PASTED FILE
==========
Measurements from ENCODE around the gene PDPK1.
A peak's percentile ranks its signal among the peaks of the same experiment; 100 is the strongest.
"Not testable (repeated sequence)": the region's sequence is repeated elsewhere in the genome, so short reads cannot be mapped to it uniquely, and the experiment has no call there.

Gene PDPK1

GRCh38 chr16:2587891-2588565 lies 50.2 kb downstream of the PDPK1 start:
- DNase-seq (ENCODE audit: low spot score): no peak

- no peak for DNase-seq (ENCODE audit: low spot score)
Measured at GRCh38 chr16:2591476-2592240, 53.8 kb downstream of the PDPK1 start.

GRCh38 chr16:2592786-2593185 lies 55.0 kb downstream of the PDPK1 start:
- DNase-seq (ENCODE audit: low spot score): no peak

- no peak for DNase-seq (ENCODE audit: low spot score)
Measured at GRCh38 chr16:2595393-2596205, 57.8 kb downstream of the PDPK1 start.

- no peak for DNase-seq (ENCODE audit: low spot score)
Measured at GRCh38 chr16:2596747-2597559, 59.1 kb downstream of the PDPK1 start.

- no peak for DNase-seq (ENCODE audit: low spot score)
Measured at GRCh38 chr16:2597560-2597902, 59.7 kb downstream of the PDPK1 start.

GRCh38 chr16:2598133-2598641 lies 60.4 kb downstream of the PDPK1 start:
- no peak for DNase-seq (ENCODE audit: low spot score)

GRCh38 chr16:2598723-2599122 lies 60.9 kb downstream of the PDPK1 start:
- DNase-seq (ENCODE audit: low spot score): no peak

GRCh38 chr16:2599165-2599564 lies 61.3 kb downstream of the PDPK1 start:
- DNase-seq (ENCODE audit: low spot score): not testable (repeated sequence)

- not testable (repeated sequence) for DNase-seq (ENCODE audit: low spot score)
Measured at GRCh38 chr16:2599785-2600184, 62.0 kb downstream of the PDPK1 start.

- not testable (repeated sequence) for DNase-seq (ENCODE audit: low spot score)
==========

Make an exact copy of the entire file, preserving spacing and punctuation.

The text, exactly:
Measurements from ENCODE around the gene PDPK1.
A peak's percentile ranks its signal among the peaks of the same experiment; 100 is the strongest.
"Not testable (repeated sequence)": the region's sequence is repeated elsewhere in the genome, so short reads cannot be mapped to it uniquely, and the experiment has no call there.

Gene PDPK1

GRCh38 chr16:2587891-2588565 lies 50.2 kb downstream of the PDPK1 start:
- DNase-seq (ENCODE audit: low spot score): no peak

- no peak for DNase-seq (ENCODE audit: low spot score)
Measured at GRCh38 chr16:2591476-2592240, 53.8 kb downstream of the PDPK1 start.

GRCh38 chr16:2592786-2593185 lies 55.0 kb downstream of the PDPK1 start:
- DNase-seq (ENCODE audit: low spot score): no peak

- no peak for DNase-seq (ENCODE audit: low spot score)
Measured at GRCh38 chr16:2595393-2596205, 57.8 kb downstream of the PDPK1 start.

- no peak for DNase-seq (ENCODE audit: low spot score)
Measured at GRCh38 chr16:2596747-2597559, 59.1 kb downstream of the PDPK1 start.

- no peak for DNase-seq (ENCODE audit: low spot score)
Measured at GRCh38 chr16:2597560-2597902, 59.7 kb downstream of the PDPK1 start.

GRCh38 chr16:2598133-2598641 lies 60.4 kb downstream of the PDPK1 start:
- no peak for DNase-seq (ENCODE audit: low spot score)

GRCh38 chr16:2598723-2599122 lies 60.9 kb downstream of the PDPK1 start:
- DNase-seq (ENCODE audit: low spot score): no peak

GRCh38 chr16:2599165-2599564 lies 61.3 kb downstream of the PDPK1 start:
- DNase-seq (ENCODE audit: low spot score): not testable (repeated sequence)

- not testable (repeated sequence) for DNase-seq (ENCODE audit: low spot score)
Measured at GRCh38 chr16:2599785-2600184, 62.0 kb downstream of the PDPK1 start.

- not testable (repeated sequence) for DNase-seq (ENCODE audit: low spot score)